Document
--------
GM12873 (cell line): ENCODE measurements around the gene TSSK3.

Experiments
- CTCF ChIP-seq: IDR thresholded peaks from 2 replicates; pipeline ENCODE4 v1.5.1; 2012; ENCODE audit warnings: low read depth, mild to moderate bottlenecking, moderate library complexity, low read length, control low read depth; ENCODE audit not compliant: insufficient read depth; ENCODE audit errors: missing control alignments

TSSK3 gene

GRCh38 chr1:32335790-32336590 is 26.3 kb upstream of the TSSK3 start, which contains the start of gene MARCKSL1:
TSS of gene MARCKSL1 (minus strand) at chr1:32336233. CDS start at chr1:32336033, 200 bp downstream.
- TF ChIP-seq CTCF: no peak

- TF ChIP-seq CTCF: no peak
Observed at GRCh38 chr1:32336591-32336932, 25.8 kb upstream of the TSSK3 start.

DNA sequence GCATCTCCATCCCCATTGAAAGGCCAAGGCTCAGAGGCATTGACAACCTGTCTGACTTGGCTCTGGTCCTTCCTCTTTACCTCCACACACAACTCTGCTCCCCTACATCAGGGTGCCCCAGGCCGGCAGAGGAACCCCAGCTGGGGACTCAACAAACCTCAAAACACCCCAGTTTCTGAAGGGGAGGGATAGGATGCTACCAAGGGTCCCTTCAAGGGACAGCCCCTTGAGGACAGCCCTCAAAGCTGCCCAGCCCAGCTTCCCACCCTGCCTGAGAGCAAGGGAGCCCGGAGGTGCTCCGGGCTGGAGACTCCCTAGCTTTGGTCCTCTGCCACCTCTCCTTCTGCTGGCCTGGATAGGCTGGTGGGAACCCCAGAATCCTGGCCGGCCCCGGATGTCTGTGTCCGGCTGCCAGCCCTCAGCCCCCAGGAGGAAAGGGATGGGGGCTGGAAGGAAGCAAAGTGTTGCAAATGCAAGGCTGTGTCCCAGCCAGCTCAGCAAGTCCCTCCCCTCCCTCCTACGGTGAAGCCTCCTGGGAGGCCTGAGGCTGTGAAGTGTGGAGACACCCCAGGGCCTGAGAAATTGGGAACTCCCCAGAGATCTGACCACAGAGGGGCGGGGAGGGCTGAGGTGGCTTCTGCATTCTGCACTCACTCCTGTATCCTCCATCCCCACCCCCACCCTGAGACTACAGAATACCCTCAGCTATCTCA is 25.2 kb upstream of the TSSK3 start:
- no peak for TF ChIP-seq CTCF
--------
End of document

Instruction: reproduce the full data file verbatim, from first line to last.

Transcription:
GM12873 (cell line): ENCODE measurements around the gene TSSK3.

Experiments
- CTCF ChIP-seq: IDR thresholded peaks from 2 replicates; pipeline ENCODE4 v1.5.1; 2012; ENCODE audit warnings: low read depth, mild to moderate bottlenecking, moderate library complexity, low read length, control low read depth; ENCODE audit not compliant: insufficient read depth; ENCODE audit errors: missing control alignments

TSSK3 gene

GRCh38 chr1:32335790-32336590 is 26.3 kb upstream of the TSSK3 start, which contains the start of gene MARCKSL1:
TSS of gene MARCKSL1 (minus strand) at chr1:32336233. CDS start at chr1:32336033, 200 bp downstream.
- TF ChIP-seq CTCF: no peak

- TF ChIP-seq CTCF: no peak
Observed at GRCh38 chr1:32336591-32336932, 25.8 kb upstream of the TSSK3 start.

DNA sequence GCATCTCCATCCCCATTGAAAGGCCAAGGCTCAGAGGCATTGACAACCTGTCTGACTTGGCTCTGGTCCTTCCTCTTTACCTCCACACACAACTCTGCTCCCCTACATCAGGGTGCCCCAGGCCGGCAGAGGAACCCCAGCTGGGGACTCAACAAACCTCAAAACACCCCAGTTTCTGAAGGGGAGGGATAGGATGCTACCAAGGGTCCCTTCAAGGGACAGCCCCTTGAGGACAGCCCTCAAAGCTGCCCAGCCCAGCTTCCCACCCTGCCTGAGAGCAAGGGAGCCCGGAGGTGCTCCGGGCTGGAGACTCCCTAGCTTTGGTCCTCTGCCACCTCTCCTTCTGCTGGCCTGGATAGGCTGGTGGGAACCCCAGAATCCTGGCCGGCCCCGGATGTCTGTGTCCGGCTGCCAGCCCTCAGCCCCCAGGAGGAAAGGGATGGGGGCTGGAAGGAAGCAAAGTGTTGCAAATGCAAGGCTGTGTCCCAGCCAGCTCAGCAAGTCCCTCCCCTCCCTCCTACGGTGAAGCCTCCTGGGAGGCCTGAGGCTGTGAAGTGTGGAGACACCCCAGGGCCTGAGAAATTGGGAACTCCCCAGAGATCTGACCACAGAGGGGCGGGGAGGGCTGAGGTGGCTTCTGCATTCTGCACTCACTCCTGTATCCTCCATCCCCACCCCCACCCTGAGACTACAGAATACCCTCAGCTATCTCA is 25.2 kb upstream of the TSSK3 start:
- no peak for TF ChIP-seq CTCF